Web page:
House lawmakers played déj vu on Beacon Hill as they voted to legalize sports betting for the second time in as many years.
“The time has come to legalize sports betting in Massachusetts,” said Rep. Gerald Pericella, D-Beverly, who chairs the committee on economic development.
The motion was an easy victory in the House, a 156-3 victory – and where it has already won once. Reps. Mike Connolly, Russell Holmes and Erika Uterhoven cast three dissenting votes.
But the fighting line was being drawn even before the vote was cast on Thursday as House Speaker Ronald Mariano, D-Quincy, said taking college sports out of the equation would “probably” be a deal-breaker.
Lawmakers have tried – and failed – to pass sports gambling legislation since 2018 when the US Supreme Court in May ruled a nearly nationwide prohibition unconstitutional.
In the last session, the bill died in the Senate. The chamber’s appetite for the measure appears lukewarm with Senate President Karen Spilka, D-Ashland, saying the Senate will review the sports betting proposal “as it seeks to address the many important issues facing the Commonwealth.” Continuing his work, which includes COVID-19 recovery, psych. health reform, and meaningful voting reform.”
Lawmakers backed a proposal from Boston Representative Jay Livingstone to bring betting in or near stadiums supported by major sports teams, including the Red Sox.
Livingston proposed an additional license category for retailers to allow fans to place bets in person, adjacent to or half a mile from a sports facility. This would include, if passed, Fenway Park and Gillette Stadium.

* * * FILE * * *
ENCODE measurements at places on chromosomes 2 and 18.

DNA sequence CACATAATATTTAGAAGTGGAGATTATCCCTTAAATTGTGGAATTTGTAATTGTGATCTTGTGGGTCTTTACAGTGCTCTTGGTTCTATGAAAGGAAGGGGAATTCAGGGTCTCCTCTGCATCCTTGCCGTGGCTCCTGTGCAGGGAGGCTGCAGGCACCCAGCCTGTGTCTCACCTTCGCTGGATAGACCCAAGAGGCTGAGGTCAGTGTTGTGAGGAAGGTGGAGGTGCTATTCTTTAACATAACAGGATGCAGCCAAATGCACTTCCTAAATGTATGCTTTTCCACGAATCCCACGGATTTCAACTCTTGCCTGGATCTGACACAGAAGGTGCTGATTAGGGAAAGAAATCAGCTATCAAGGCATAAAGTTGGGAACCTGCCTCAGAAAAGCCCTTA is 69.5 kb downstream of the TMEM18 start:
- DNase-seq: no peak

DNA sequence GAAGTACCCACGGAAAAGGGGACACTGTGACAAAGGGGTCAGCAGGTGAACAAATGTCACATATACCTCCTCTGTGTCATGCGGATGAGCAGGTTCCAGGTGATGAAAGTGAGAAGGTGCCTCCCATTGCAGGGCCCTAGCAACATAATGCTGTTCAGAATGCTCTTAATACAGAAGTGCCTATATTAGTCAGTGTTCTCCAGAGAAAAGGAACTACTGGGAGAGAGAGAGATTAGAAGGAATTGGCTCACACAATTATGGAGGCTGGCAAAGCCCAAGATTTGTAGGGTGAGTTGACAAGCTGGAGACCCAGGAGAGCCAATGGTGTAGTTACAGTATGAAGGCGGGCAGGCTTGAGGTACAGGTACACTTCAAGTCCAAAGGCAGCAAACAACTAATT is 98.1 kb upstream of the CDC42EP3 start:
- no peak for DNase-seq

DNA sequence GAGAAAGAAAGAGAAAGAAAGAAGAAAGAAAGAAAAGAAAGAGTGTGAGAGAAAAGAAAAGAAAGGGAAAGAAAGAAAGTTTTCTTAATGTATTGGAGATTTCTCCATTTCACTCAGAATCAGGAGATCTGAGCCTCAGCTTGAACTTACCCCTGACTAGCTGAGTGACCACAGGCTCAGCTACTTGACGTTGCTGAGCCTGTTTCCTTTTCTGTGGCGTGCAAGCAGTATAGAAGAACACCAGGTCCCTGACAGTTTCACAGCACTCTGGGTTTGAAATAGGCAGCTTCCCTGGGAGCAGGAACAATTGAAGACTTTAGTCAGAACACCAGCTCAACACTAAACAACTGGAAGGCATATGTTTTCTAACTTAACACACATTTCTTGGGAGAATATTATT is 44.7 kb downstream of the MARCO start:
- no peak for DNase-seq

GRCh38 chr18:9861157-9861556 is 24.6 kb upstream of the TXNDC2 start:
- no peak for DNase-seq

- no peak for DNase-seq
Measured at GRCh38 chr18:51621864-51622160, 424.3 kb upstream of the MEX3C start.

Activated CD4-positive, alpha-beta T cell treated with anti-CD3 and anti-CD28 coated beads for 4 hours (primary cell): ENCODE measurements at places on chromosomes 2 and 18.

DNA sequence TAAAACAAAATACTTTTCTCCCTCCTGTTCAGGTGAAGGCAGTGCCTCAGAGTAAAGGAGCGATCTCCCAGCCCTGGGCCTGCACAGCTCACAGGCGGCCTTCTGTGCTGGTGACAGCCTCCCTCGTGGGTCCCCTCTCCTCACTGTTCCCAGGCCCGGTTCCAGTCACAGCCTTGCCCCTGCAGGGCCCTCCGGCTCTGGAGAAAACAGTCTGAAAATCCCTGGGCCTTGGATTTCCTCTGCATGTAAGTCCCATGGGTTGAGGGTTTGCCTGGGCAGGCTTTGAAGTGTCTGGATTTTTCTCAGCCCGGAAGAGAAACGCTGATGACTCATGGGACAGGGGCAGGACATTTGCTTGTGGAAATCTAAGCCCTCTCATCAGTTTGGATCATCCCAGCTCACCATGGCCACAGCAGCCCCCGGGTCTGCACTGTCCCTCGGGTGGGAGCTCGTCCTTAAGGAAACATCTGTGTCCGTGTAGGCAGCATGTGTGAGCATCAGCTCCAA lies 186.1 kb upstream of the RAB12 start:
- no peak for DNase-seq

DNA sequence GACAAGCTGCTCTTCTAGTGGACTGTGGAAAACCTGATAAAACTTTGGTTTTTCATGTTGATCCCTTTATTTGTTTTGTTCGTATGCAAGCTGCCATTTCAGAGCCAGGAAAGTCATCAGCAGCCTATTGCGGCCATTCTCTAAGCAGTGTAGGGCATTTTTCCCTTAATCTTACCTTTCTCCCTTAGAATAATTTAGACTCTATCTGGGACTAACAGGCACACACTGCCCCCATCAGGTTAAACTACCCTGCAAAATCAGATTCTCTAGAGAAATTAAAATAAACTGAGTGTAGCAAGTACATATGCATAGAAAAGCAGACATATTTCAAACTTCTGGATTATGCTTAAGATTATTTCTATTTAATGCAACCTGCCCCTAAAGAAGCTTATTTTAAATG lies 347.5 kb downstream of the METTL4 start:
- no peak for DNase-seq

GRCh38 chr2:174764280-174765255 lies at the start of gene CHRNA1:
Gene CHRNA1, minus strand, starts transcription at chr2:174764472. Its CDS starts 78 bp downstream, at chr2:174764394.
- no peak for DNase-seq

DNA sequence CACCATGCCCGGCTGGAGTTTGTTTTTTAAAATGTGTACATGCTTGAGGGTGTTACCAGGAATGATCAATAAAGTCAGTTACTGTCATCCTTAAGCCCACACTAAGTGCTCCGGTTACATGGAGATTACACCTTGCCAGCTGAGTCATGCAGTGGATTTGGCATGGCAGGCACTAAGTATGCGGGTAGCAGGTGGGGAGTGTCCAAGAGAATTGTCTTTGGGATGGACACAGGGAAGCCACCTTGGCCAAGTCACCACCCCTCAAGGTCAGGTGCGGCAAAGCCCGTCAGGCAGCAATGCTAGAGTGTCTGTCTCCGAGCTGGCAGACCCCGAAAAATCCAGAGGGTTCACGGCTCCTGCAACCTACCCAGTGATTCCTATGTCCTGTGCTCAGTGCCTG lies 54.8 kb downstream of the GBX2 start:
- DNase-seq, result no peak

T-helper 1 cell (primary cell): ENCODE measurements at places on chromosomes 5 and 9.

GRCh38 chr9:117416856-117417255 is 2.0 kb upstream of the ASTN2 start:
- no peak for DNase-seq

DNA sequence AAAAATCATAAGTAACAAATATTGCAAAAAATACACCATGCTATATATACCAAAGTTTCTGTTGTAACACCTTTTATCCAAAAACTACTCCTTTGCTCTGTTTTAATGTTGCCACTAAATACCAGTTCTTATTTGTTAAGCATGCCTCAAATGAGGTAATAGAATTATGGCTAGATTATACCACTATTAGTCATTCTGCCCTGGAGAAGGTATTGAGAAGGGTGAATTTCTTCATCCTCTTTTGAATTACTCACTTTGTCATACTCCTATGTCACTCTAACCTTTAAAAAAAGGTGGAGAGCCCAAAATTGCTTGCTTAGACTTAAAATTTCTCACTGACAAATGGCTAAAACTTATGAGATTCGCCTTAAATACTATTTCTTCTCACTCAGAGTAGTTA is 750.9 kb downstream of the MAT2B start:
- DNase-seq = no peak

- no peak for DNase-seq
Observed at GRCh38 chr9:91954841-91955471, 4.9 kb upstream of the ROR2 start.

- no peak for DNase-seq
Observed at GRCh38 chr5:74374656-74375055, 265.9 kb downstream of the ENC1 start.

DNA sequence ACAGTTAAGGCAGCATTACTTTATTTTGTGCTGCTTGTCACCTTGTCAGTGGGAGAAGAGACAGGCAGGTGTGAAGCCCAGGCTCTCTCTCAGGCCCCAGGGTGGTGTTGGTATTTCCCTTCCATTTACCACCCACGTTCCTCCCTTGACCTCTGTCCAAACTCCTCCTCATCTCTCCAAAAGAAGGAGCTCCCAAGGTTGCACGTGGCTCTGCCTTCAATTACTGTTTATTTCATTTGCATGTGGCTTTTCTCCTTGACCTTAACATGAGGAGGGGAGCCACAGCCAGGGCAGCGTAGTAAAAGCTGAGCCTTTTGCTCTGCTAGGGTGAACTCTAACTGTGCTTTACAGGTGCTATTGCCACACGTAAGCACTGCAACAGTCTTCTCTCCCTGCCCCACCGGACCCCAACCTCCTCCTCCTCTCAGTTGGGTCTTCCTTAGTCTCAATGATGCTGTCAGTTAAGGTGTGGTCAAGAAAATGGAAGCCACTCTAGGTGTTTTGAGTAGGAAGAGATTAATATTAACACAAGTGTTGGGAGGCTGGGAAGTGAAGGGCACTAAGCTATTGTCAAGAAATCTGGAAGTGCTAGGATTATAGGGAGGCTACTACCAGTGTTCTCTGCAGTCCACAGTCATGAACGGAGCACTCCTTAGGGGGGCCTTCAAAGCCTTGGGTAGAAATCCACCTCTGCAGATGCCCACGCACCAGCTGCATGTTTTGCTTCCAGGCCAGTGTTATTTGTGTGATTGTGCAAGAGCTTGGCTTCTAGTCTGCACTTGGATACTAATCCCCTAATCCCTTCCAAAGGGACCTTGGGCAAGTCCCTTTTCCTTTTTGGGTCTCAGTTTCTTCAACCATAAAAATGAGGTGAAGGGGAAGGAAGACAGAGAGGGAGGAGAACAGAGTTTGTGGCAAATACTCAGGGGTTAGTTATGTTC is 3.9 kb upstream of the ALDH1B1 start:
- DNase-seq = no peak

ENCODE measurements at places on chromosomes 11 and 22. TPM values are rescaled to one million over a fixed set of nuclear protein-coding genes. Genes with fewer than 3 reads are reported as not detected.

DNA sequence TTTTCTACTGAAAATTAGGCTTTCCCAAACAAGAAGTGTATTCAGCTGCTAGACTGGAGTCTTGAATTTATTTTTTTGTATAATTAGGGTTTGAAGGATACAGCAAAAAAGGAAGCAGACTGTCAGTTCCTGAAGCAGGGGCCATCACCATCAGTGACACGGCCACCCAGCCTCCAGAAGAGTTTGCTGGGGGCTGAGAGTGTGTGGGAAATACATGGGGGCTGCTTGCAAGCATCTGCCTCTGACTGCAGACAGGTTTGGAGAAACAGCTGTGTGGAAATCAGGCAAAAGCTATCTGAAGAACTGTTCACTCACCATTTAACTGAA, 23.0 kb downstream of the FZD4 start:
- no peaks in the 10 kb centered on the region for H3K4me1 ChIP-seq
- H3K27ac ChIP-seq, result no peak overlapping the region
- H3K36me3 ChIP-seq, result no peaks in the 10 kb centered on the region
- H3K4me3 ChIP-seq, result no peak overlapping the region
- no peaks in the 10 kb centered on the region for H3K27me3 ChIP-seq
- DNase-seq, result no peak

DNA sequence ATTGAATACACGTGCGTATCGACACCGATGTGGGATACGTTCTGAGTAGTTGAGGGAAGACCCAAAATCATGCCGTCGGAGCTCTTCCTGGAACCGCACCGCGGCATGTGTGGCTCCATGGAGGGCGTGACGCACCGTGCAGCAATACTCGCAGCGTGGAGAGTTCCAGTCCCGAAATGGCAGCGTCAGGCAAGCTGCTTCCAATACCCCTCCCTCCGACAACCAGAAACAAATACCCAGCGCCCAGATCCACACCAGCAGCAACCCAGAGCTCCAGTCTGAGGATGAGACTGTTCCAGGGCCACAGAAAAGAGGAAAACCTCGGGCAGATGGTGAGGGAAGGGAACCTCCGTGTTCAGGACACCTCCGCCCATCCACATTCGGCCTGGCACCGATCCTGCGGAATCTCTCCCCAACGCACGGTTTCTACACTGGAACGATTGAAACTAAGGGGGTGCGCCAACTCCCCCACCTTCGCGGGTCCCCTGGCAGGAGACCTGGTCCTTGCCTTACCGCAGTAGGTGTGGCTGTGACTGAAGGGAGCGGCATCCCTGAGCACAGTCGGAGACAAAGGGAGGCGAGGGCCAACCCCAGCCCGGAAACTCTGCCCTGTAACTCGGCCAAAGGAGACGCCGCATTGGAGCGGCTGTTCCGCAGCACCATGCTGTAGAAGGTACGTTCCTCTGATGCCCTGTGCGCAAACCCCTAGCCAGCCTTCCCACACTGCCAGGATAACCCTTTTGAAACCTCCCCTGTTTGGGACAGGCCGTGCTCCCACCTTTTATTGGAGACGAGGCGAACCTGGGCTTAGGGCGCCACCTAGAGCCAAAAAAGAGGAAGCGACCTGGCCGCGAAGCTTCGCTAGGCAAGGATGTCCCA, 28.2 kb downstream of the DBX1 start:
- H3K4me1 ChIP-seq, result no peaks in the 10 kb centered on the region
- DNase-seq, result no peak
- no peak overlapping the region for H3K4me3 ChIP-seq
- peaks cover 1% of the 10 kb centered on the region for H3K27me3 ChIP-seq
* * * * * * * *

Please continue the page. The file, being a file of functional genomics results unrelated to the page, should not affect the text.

This would have allowed teams to apply for those licenses.
House lawmakers instead approved a version that sends that motion for study.
Sports betting is a major growth industry across the country. It earned $960 million in the first quarter of 2021, according to the State Gaming Commission report.
Thirty states – including neighboring Rhode Island, Connecticut, New Hampshire and New York – have all legalized the sport in some form.
“We are surrounded,” said Pericella. “The time has come for us to legalize sports betting.”
Haverhill Democrat Representative Andres Vargas said more than 30% of Massachusetts residents in the game placed in New Hampshire.
According to Pericella, license fees for three casinos, two race tracks and the nine mobile app operators described in the bill would generate up to $80 million upon their renewal to the state to begin with and again every five years. They will be regulated by the State Gaming Commission.
The state could cash in as much as $60 million to $70 million in annual tax revenue, he said. Personal bets at casino and track retailers will be taxed at 12.5%, with mobile bets costing a little over 15%.